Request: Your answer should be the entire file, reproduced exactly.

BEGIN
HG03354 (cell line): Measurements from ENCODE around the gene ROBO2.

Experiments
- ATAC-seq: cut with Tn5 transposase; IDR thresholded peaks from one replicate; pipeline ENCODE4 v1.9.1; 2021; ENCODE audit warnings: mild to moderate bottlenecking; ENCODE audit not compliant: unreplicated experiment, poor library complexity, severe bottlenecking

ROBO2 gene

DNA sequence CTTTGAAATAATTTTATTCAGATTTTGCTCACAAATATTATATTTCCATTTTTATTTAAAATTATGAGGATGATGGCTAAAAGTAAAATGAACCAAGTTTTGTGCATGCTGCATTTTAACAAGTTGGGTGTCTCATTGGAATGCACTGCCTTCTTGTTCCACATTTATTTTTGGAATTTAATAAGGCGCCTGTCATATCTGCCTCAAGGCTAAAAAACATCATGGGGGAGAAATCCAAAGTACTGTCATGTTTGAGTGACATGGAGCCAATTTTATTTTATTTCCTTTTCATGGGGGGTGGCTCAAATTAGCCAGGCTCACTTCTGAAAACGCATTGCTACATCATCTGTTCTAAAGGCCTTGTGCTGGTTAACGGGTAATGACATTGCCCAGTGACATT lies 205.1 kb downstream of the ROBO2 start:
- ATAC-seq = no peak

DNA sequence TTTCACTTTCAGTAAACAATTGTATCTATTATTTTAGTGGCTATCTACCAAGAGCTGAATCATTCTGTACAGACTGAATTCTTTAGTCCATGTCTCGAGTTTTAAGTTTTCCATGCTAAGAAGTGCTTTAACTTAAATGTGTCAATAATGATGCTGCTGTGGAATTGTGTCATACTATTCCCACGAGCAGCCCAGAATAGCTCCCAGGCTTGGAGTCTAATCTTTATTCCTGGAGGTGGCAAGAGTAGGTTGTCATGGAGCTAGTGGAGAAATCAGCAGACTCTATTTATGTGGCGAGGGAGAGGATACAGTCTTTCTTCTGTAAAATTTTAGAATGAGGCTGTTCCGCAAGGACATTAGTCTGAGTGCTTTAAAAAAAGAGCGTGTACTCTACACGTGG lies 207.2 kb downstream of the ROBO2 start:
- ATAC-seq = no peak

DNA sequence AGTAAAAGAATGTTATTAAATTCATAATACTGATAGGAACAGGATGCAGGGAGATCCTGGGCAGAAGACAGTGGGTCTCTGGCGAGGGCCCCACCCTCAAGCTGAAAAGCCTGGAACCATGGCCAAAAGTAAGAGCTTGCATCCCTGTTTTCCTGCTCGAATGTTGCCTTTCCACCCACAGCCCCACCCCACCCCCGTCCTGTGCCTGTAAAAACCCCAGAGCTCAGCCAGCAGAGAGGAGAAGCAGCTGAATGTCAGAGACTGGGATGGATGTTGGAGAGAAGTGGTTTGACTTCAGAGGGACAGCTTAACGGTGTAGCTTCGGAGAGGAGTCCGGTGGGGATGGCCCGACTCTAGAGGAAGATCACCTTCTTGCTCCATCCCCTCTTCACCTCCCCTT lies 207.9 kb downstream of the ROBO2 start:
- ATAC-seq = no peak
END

HG03354 (cell line): Measurements from ENCODE around the gene ROBO2.

Experiments
- ATAC-seq: cut with Tn5 transposase; IDR thresholded peaks from one replicate; pipeline ENCODE4 v1.9.1; 2021; ENCODE audit warnings: mild to moderate bottlenecking; ENCODE audit not compliant: unreplicated experiment, poor library complexity, severe bottlenecking

ROBO2 gene

DNA sequence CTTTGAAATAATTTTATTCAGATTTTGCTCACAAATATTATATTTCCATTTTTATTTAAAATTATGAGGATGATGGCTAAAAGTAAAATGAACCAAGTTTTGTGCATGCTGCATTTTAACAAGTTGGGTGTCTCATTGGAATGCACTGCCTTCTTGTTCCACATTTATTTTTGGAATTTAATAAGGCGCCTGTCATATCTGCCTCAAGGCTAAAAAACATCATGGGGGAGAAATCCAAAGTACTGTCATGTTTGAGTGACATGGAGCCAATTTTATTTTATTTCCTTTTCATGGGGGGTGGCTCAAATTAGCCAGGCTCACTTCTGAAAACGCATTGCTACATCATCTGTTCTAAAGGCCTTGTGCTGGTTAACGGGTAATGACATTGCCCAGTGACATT lies 205.1 kb downstream of the ROBO2 start:
- ATAC-seq = no peak

DNA sequence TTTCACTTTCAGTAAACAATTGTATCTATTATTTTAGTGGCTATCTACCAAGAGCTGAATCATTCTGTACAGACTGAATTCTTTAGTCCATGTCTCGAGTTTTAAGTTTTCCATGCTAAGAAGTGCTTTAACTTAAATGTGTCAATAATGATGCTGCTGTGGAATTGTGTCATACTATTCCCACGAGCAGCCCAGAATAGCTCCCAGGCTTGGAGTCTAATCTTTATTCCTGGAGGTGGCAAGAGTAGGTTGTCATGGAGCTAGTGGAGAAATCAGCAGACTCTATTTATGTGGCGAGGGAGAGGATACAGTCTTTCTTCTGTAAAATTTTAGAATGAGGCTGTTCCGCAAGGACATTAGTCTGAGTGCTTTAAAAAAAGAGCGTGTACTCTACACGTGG lies 207.2 kb downstream of the ROBO2 start:
- ATAC-seq = no peak

DNA sequence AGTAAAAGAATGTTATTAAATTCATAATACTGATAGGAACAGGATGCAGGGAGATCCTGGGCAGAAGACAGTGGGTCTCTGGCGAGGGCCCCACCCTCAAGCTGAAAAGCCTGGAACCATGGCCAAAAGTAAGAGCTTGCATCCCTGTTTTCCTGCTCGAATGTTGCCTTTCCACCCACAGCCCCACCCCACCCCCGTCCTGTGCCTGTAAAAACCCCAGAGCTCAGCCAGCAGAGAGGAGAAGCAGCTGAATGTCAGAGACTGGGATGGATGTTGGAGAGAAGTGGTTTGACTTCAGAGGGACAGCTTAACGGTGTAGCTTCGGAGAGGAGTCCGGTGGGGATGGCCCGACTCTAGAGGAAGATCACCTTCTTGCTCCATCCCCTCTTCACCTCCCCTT lies 207.9 kb downstream of the ROBO2 start:
- ATAC-seq = no peak